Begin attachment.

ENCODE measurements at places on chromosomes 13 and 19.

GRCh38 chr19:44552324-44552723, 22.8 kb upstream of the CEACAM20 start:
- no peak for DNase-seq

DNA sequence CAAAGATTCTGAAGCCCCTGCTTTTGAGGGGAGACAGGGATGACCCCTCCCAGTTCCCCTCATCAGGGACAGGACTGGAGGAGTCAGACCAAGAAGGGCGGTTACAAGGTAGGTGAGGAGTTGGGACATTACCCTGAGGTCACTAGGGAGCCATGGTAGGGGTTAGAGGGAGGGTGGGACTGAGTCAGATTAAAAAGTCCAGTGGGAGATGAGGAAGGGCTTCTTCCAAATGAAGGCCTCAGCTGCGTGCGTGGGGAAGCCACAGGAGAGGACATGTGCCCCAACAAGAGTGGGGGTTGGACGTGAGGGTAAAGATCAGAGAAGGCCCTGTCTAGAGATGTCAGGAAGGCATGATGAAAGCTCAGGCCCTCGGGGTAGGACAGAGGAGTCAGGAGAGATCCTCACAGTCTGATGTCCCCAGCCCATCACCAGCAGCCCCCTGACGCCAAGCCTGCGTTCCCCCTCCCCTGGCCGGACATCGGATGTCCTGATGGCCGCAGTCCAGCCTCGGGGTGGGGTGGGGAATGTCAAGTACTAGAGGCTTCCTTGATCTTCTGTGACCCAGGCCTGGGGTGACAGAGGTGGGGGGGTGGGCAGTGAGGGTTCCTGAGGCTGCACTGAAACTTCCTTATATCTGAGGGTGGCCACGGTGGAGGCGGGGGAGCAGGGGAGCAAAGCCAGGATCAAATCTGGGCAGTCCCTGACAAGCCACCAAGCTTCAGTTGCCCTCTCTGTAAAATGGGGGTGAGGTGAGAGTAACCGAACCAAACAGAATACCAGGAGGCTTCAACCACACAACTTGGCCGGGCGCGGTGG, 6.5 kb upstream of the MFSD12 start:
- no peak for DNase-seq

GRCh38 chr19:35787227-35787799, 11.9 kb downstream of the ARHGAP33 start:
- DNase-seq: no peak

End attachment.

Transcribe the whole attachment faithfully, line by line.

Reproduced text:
ENCODE measurements at places on chromosomes 13 and 19.

GRCh38 chr19:44552324-44552723, 22.8 kb upstream of the CEACAM20 start:
- no peak for DNase-seq

DNA sequence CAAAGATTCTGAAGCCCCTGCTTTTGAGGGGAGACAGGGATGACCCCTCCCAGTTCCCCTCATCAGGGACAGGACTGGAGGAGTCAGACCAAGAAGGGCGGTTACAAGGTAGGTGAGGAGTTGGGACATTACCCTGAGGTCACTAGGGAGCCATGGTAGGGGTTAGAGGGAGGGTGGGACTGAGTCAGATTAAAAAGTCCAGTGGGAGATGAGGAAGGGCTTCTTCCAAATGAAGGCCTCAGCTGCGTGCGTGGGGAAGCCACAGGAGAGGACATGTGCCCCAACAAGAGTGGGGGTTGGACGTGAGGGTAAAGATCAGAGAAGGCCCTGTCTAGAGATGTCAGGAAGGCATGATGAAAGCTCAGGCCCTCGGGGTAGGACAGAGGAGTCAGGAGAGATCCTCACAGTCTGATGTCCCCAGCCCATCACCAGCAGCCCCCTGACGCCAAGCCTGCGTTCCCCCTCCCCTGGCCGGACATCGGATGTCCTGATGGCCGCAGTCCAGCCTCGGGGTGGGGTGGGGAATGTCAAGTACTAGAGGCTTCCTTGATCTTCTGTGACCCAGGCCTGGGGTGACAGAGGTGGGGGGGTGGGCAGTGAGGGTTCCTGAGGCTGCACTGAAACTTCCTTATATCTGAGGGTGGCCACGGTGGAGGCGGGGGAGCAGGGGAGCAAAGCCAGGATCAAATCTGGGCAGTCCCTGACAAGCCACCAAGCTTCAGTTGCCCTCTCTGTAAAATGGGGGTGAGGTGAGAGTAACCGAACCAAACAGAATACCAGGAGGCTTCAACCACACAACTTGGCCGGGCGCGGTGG, 6.5 kb upstream of the MFSD12 start:
- no peak for DNase-seq

GRCh38 chr19:35787227-35787799, 11.9 kb downstream of the ARHGAP33 start:
- DNase-seq: no peak